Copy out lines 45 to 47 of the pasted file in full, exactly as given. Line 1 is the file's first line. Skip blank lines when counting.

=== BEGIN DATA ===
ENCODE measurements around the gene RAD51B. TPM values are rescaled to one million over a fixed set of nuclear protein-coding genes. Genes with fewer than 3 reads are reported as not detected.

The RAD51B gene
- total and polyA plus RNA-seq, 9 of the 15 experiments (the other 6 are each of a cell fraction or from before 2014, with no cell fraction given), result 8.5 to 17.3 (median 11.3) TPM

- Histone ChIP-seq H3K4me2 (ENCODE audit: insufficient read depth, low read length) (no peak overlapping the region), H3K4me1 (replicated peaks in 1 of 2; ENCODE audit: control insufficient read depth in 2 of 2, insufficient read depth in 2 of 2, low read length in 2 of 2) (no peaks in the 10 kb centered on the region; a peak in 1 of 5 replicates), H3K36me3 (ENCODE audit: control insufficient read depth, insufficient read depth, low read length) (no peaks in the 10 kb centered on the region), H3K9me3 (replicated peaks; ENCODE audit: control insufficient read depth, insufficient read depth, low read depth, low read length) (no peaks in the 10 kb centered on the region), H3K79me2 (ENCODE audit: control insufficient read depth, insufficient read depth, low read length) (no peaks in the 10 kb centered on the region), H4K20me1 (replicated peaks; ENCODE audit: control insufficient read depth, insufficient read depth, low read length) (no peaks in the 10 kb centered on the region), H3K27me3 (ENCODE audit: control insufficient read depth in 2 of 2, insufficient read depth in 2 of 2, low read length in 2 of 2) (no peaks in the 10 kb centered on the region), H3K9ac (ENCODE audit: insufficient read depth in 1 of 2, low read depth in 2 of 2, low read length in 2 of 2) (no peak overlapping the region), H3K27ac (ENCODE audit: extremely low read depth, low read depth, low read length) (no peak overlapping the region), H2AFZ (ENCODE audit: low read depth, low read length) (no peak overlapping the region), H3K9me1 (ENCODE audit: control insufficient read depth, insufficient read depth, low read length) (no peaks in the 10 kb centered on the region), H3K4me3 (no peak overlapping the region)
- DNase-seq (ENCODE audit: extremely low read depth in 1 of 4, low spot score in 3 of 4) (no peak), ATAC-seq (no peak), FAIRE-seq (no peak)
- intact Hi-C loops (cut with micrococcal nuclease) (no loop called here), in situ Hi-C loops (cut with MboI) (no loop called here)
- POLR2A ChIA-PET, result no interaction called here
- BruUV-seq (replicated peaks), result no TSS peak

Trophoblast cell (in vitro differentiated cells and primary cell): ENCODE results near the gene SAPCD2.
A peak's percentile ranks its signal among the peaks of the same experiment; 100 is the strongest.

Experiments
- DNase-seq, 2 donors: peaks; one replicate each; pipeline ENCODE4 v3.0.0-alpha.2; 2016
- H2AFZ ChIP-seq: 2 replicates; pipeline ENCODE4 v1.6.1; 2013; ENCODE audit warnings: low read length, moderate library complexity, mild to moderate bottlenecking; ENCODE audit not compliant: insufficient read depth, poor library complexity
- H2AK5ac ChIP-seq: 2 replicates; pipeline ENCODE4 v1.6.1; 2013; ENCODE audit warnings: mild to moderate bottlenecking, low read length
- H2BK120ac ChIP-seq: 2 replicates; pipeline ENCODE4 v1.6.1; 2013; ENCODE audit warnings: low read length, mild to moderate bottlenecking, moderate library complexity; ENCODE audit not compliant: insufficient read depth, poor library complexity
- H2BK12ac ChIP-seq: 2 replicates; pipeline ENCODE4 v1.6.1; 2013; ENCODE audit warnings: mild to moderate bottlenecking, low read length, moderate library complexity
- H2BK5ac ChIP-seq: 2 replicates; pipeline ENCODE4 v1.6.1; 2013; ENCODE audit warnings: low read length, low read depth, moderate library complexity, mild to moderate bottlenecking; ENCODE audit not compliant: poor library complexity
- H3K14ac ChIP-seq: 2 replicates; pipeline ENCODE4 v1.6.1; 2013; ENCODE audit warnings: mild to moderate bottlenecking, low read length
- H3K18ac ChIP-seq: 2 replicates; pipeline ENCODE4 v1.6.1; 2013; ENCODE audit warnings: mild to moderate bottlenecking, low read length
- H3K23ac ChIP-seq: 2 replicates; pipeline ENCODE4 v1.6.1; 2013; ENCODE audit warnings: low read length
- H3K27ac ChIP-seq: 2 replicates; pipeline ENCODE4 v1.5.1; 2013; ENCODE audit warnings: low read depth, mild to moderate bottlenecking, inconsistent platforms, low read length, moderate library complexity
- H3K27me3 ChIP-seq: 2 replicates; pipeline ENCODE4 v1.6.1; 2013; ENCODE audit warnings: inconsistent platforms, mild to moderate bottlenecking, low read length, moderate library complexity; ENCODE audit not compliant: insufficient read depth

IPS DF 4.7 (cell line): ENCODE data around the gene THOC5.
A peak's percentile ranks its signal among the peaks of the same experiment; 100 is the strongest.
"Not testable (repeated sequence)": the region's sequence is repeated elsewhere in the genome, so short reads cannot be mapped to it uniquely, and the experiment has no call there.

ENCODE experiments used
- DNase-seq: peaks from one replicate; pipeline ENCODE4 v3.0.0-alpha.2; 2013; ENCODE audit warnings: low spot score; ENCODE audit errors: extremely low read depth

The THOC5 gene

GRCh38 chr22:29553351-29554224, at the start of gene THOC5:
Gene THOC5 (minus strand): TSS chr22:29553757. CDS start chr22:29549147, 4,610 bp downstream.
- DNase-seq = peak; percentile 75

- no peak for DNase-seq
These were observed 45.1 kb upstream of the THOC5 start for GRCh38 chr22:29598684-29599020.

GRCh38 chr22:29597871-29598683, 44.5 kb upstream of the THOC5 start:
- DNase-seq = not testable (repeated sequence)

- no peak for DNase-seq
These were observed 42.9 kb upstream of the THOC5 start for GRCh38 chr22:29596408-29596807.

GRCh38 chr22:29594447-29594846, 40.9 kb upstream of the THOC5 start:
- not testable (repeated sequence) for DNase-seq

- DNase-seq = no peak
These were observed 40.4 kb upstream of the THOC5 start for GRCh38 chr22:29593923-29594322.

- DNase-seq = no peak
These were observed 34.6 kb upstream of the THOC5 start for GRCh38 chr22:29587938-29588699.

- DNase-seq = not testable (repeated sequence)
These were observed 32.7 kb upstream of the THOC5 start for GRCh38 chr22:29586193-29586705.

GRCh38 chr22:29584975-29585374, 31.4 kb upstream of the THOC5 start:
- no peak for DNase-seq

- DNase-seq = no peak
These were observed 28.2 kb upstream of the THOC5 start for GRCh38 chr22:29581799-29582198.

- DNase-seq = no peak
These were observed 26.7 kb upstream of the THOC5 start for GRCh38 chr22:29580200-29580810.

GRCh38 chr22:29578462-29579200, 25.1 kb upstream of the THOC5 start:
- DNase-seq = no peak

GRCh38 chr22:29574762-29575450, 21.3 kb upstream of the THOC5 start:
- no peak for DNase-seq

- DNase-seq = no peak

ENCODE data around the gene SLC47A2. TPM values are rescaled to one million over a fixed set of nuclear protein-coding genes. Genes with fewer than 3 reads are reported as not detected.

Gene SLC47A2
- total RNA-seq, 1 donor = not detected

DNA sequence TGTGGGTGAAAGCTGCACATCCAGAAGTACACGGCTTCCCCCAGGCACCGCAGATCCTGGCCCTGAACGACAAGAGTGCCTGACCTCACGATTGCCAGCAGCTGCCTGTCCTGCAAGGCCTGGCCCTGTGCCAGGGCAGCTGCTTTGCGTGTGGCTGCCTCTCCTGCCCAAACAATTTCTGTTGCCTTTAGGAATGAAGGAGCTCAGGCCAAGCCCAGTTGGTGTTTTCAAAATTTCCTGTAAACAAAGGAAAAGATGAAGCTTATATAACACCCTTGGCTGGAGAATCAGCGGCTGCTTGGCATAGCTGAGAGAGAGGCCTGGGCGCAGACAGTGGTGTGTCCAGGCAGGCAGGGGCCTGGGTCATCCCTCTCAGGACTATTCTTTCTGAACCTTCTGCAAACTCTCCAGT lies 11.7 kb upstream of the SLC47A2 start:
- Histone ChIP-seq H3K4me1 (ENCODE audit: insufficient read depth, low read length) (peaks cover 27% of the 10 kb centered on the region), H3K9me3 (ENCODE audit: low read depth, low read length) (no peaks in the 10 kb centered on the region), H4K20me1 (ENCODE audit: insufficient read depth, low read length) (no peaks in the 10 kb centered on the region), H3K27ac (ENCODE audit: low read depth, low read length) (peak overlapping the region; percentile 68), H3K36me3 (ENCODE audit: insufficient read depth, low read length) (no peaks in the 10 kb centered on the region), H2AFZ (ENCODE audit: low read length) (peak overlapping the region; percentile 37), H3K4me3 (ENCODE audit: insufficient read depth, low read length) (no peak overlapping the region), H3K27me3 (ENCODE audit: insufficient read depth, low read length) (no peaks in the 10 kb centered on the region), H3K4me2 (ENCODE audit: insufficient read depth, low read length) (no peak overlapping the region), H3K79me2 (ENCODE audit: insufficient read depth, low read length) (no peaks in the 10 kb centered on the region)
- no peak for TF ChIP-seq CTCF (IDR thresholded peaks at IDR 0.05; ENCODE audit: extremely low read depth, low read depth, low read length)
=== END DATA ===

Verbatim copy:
These were observed 32.7 kb upstream of the THOC5 start for GRCh38 chr22:29586193-29586705.

GRCh38 chr22:29584975-29585374, 31.4 kb upstream of the THOC5 start:
- no peak for DNase-seq